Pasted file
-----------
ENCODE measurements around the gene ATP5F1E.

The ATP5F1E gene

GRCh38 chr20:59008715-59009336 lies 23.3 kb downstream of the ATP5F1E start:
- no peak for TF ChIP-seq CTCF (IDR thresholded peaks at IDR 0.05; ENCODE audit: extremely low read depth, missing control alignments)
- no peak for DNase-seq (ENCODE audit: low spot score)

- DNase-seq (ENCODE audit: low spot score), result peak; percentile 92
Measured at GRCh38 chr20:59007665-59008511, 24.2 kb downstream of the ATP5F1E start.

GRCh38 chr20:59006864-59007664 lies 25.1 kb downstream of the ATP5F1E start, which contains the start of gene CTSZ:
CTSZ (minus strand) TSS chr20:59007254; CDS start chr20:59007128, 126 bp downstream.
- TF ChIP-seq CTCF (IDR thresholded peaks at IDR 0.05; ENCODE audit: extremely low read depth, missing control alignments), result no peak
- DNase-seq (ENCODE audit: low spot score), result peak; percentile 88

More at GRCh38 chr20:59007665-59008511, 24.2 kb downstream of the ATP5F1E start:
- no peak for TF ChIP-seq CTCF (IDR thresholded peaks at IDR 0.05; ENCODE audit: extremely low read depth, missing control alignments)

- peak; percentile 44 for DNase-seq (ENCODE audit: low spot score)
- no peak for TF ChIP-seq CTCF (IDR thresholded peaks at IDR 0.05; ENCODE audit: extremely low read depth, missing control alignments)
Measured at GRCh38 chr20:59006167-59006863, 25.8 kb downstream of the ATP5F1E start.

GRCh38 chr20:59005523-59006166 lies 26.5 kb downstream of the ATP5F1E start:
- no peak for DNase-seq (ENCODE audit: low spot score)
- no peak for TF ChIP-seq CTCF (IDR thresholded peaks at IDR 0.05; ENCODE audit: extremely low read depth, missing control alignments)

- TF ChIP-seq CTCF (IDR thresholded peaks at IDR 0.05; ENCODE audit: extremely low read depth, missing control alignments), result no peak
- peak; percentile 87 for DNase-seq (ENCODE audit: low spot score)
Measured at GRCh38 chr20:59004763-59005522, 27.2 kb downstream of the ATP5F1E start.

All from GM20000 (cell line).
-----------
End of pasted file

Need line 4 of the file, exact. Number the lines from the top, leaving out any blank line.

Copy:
- no peak for TF ChIP-seq CTCF (IDR thresholded peaks at IDR 0.05; ENCODE audit: extremely low read depth, missing control alignments)